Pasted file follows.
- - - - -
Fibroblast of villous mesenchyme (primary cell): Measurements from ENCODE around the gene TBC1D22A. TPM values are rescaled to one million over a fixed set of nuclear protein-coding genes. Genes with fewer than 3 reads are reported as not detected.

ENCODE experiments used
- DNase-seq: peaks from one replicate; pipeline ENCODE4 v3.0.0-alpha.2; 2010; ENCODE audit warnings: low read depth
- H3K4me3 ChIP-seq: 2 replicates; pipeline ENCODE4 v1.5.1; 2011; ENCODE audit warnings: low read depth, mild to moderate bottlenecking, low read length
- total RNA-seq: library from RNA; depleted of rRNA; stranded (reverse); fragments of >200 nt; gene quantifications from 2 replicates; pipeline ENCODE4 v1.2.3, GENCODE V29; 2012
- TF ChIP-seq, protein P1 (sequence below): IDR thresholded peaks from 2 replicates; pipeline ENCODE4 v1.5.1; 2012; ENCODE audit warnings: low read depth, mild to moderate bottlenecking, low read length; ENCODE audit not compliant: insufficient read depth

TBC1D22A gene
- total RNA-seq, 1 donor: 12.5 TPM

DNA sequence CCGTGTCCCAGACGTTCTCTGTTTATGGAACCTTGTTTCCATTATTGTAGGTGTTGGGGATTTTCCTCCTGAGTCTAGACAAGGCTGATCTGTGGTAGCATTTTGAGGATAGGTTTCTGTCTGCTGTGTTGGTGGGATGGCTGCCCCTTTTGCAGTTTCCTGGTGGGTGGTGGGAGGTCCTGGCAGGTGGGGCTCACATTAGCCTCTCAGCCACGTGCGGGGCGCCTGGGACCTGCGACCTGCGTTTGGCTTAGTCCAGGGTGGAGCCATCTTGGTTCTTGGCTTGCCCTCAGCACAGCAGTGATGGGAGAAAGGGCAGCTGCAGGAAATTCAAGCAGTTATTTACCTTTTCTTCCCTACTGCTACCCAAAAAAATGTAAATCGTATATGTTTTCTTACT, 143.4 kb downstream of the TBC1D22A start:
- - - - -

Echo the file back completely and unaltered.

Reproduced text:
Fibroblast of villous mesenchyme (primary cell): Measurements from ENCODE around the gene TBC1D22A. TPM values are rescaled to one million over a fixed set of nuclear protein-coding genes. Genes with fewer than 3 reads are reported as not detected.

ENCODE experiments used
- DNase-seq: peaks from one replicate; pipeline ENCODE4 v3.0.0-alpha.2; 2010; ENCODE audit warnings: low read depth
- H3K4me3 ChIP-seq: 2 replicates; pipeline ENCODE4 v1.5.1; 2011; ENCODE audit warnings: low read depth, mild to moderate bottlenecking, low read length
- total RNA-seq: library from RNA; depleted of rRNA; stranded (reverse); fragments of >200 nt; gene quantifications from 2 replicates; pipeline ENCODE4 v1.2.3, GENCODE V29; 2012
- TF ChIP-seq, protein P1 (sequence below): IDR thresholded peaks from 2 replicates; pipeline ENCODE4 v1.5.1; 2012; ENCODE audit warnings: low read depth, mild to moderate bottlenecking, low read length; ENCODE audit not compliant: insufficient read depth

TBC1D22A gene
- total RNA-seq, 1 donor: 12.5 TPM

DNA sequence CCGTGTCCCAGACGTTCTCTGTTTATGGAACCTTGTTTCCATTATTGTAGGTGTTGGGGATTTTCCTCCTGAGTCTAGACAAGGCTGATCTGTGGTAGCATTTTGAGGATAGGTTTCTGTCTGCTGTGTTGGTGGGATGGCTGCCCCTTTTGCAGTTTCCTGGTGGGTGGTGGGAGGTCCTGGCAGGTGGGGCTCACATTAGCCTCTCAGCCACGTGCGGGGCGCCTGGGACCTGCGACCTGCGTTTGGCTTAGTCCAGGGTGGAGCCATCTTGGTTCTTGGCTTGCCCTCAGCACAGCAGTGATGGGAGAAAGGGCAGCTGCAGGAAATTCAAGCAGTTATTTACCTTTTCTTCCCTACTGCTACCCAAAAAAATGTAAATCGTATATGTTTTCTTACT, 143.4 kb downstream of the TBC1D22A start: